Redemption fees successfully protect mutual funds from short-term traders, whose churning can serious hurt fund performance, according to “Redemption Fees: Reward for Punishment,” authored by three researchers at Texas Tech University’s Division of Personal Financial Planning.
The report was presented this week at the 2010 Morningstar Ibbotson Conference in Orlando, Fla.
In fact, redemption fees can boost returns in small-cap and micro-cap funds by as much as 3.27%, the professors said.
“Mutual funds initiated redemption fees mainly to show investors that they were serious about reducing abusive short-term trading practices,” noted Associate Professor Michael S. Finke, one of the authors. “The fees didn’t improve performance in funds that invested in larger, more liquid securities. However, micro- and small-cap funds saw a significant increase in performance after they imposed the fees.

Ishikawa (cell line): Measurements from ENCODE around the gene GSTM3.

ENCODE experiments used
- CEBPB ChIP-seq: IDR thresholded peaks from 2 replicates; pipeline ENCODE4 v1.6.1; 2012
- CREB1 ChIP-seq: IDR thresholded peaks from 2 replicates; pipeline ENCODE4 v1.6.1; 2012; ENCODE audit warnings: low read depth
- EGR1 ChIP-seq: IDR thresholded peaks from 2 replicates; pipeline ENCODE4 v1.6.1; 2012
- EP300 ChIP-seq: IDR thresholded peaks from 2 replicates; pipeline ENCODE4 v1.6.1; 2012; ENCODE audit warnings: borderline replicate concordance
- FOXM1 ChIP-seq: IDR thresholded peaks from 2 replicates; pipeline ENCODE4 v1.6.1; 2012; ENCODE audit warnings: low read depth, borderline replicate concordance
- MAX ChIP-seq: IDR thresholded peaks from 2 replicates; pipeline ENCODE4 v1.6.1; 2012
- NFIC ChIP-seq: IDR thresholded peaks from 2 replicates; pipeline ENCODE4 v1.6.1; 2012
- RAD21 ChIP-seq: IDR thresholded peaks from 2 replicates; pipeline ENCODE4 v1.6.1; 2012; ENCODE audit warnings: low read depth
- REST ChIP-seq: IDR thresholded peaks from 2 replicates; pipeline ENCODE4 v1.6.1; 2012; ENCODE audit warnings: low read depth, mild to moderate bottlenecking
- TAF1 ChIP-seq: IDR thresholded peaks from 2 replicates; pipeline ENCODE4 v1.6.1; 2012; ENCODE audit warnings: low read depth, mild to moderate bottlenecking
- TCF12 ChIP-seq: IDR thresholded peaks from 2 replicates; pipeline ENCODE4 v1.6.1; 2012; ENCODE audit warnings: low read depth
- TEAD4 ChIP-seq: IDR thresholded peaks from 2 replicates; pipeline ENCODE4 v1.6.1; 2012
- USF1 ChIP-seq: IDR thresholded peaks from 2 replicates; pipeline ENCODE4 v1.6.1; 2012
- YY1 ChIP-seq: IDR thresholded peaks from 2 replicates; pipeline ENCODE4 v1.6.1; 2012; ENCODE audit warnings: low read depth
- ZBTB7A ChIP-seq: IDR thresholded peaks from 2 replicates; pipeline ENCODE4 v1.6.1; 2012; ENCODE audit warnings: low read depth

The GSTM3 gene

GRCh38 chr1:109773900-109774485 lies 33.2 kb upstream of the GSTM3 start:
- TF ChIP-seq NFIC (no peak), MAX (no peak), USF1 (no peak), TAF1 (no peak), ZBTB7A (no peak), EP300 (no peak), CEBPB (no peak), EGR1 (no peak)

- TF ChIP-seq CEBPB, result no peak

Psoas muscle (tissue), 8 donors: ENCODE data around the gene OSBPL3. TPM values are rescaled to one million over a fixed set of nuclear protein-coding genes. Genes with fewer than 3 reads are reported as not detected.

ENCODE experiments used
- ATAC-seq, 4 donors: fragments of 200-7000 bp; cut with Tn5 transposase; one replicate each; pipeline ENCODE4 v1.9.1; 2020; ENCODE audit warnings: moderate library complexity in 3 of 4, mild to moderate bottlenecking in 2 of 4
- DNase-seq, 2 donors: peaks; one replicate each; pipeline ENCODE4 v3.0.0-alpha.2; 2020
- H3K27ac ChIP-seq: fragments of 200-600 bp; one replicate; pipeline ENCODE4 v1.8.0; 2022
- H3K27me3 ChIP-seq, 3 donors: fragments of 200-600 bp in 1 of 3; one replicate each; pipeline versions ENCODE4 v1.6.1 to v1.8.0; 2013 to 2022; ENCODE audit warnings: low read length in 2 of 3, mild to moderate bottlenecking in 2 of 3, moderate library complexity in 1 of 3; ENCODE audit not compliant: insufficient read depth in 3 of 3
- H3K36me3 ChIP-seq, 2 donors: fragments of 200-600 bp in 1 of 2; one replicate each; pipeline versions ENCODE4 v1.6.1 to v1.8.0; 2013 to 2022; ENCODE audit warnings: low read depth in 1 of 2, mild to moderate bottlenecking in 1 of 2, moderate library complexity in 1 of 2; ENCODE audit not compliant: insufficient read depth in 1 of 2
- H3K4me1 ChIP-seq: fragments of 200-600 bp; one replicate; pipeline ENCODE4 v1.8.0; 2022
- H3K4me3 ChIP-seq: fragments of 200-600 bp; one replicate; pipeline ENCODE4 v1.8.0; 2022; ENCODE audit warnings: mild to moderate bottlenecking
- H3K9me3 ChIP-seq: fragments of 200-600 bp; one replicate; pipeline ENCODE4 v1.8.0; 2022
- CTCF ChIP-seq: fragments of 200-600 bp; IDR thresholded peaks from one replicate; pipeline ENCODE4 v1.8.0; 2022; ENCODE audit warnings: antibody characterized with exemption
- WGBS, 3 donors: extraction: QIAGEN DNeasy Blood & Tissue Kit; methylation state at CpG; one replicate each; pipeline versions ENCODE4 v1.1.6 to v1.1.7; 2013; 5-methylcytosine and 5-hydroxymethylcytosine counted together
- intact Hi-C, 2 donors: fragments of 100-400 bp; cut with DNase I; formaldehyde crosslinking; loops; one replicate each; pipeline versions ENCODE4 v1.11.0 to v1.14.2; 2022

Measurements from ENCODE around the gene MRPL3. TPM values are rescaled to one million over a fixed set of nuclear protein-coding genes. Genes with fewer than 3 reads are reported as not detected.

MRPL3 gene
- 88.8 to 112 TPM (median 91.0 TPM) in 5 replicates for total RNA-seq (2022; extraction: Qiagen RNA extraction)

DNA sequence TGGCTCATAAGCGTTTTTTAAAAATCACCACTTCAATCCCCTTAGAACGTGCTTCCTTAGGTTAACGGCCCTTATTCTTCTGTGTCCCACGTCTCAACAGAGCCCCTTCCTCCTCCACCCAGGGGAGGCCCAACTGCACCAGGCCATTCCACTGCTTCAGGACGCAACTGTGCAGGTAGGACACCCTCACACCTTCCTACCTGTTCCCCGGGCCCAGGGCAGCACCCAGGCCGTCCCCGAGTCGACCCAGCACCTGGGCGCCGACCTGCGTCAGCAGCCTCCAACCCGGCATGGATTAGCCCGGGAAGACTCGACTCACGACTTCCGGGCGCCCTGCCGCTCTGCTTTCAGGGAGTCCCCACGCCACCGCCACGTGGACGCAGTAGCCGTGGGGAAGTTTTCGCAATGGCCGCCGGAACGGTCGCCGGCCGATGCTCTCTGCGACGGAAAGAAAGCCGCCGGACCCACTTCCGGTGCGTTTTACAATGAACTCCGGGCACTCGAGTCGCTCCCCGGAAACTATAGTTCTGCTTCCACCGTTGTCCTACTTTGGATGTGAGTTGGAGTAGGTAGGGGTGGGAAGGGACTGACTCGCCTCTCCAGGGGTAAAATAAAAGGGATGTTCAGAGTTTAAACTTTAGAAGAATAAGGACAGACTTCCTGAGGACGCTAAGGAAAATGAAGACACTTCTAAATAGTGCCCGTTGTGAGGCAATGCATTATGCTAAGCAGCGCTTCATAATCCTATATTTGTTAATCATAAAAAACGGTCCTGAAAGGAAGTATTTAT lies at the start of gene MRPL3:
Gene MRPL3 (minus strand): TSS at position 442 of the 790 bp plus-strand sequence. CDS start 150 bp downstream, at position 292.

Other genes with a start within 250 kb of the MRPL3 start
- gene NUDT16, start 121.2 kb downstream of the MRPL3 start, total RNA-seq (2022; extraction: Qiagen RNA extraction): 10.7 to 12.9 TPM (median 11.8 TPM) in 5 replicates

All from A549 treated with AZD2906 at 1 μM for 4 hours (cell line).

“Unfortunately, redemption fees have a marketing problem since they are labeled a fee instead of what they actually are: a transfer from short-term to long-term investors,” Finke continued.
The researchers also found that many fund companies have begun eliminating the redemption fees. “Our research shows that long-term investors should seek out funds that impose fees on short-run redemptions,” Finke said.